Many assume that because the brand had George Clooney as it’s poster boy, Nespresso came from the USA first, not Europe. Not so. Mintel predicts that US consumers will spend around $5.3 billion on coffee capsules in 2018, making it a huge opportunity for the brand. But when it did come to launching the Nespresso model in the USA, a considerable time after its European success, it wasn’t a simple job of cut and paste. Firstly, the coffee culture was very different across the Atlantic. In Europe, we’re used to our short coffees – espresso shots, macchiatos or flat whites. In the USA it’s about longer, more milky coffees – not as strong and intense.

For Nespresso, this meant introducing a whole new pod system and new type of machine that caters to these tastes. As a result, the brand introduced Vertuo – a new, larger size of pod specifically designed for long cup coffee, delivering the style of coffee loved by the American market.

Looking at the consumer journey, another key insight was around the daily drinking habits and nuances of American coffee consumption. The ritual of grabbing a Starbucks on the way to work meant that making a Nespresso in the morning at home wasn’t top of mind. To counter this, a range of specifically designed breakfast blends were introduced, with the creative idea of integrating Nespresso into your morning regime.

The USA launch shows that the brand knows what assets to fix from a global point of view and what elements can flex by market. In the case of the USA, the brand takes on a lighter and more relaxed design aesthetic, different from the darker and moodier tones used in Europe.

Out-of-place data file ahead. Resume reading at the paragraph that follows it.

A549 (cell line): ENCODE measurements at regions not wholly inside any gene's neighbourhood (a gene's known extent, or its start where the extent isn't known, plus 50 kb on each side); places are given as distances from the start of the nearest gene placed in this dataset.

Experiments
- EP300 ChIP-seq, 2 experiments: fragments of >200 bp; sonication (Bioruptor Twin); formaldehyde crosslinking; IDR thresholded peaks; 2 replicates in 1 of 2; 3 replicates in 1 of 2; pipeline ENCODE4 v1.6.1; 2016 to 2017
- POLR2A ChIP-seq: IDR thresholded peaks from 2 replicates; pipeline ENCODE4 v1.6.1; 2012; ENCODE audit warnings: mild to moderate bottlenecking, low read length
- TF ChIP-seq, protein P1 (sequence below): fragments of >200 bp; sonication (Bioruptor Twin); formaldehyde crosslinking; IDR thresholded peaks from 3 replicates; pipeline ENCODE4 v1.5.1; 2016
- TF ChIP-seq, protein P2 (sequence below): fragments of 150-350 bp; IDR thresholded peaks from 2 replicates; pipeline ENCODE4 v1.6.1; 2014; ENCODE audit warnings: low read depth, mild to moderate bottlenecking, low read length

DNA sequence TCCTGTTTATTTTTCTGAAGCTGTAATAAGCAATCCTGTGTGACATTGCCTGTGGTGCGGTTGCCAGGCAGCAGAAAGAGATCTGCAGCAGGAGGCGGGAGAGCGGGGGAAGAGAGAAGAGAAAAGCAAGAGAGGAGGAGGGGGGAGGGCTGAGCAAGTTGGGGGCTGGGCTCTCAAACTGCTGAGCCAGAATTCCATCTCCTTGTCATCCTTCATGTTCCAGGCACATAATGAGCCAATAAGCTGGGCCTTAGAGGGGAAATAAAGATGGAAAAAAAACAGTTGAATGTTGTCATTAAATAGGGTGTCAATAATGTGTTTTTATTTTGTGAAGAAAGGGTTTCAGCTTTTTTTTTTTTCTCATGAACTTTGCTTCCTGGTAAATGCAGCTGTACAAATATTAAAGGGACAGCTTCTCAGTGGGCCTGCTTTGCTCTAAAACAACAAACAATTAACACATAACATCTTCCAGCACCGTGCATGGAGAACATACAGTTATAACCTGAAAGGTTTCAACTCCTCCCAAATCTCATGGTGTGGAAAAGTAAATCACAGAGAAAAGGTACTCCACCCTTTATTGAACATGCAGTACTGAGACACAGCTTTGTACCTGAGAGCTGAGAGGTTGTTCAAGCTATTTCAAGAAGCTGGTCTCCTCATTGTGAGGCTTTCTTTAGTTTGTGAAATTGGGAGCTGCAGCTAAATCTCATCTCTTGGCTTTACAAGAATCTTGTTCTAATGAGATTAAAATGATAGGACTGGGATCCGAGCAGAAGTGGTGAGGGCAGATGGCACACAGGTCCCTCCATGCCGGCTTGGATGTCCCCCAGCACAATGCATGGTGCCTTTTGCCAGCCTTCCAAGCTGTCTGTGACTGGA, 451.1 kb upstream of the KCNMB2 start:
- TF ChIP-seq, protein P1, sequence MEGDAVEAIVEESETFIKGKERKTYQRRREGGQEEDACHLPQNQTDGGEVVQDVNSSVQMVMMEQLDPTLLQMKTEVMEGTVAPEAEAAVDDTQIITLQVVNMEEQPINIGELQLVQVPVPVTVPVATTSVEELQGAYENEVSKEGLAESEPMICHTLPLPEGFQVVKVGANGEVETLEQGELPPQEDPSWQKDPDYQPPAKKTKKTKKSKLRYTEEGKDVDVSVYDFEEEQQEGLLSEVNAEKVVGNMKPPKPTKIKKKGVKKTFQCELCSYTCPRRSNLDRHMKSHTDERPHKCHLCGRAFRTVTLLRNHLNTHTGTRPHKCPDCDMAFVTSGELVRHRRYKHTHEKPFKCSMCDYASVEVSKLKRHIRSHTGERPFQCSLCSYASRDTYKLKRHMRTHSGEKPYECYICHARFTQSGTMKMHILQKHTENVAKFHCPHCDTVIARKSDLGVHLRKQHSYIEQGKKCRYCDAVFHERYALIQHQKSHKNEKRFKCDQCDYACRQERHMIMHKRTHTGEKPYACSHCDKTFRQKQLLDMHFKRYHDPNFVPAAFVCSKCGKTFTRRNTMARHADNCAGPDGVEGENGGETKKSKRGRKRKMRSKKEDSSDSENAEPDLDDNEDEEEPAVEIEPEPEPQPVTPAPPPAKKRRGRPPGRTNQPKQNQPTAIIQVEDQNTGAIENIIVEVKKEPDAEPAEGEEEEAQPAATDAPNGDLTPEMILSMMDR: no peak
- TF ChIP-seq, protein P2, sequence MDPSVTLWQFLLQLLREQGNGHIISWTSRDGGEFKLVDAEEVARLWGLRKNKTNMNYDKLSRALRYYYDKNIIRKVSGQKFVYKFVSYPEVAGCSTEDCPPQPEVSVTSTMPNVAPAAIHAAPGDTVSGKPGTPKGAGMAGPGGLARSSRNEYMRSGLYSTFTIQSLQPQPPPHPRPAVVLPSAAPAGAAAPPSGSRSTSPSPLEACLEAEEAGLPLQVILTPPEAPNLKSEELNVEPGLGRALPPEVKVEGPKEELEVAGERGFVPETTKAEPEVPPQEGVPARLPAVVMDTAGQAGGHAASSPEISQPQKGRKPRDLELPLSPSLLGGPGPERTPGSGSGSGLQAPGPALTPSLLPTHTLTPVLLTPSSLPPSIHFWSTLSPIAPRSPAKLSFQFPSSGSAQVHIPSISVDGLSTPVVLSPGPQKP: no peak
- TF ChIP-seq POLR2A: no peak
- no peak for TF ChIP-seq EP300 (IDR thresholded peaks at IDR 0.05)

The future success of the brand does rely on the overall experience. Over 50% of our new Nespresso Club members experience Nespresso for the first time through friends and family, showing us that relevance and consumer connection at a local market level really is the key to success.

FutureBrand, London
Nespresso orange.jpg
nespresso mug.jpg

sleek makeup packaging.jpg

Sleek MakeUP

Some brands manage to expand globally with little or no change to their core DNA or design aesthetic. Take Sleek MakeUP, a cosmetics brand that grew quickly on the UK high street as a real challenger. The brand now has a global footprint, with strong sales in the USA, among other markets. The brand uses the same campaign and visual identity globally, perhaps because it’s talking to the same young, experimental Gen Z individuals who know no borders and come together on the likes of Twitter, Instagram and Snapchat to exchange makeup tips and learn from one another, regardless of location.


FutureBrand, London
Guest Author

Jovan Buac, FutureBrand

Client Director,


Jovan joined FutureBrand in 2015 and leads consumer branding and innovation. During his career he has worked with Unilever, Britvic, Diageo, Penhaligon's, AB InBev, Next, P&G, SAB Miller and Mondelez. His experience in the luxury sector helped win numerous design awards including DBA Design Effectiveness, New York Festivals and a Marketing Week Award. Jovan is passionate about sound strategy, best-in-class creativity and above all, creating an emotional connection with the end consumer for commercial success.

Related Tags